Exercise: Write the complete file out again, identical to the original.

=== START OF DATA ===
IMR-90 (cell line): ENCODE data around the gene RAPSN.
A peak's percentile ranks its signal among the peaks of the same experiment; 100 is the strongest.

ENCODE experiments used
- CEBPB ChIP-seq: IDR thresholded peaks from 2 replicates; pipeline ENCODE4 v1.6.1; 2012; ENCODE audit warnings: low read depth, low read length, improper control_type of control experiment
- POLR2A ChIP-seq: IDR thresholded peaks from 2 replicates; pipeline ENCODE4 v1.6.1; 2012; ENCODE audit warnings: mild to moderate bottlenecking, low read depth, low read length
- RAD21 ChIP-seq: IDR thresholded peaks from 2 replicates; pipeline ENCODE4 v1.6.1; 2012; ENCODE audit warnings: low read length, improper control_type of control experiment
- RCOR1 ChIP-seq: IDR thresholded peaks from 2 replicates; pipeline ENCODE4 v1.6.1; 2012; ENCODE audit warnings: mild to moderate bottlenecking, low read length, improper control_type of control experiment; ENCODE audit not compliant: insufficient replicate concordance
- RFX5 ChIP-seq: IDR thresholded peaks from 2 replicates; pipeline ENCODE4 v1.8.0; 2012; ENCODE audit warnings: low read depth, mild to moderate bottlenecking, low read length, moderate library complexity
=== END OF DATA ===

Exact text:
IMR-90 (cell line): ENCODE data around the gene RAPSN.
A peak's percentile ranks its signal among the peaks of the same experiment; 100 is the strongest.

ENCODE experiments used
- CEBPB ChIP-seq: IDR thresholded peaks from 2 replicates; pipeline ENCODE4 v1.6.1; 2012; ENCODE audit warnings: low read depth, low read length, improper control_type of control experiment
- POLR2A ChIP-seq: IDR thresholded peaks from 2 replicates; pipeline ENCODE4 v1.6.1; 2012; ENCODE audit warnings: mild to moderate bottlenecking, low read depth, low read length
- RAD21 ChIP-seq: IDR thresholded peaks from 2 replicates; pipeline ENCODE4 v1.6.1; 2012; ENCODE audit warnings: low read length, improper control_type of control experiment
- RCOR1 ChIP-seq: IDR thresholded peaks from 2 replicates; pipeline ENCODE4 v1.6.1; 2012; ENCODE audit warnings: mild to moderate bottlenecking, low read length, improper control_type of control experiment; ENCODE audit not compliant: insufficient replicate concordance
- RFX5 ChIP-seq: IDR thresholded peaks from 2 replicates; pipeline ENCODE4 v1.8.0; 2012; ENCODE audit warnings: low read depth, mild to moderate bottlenecking, low read length, moderate library complexity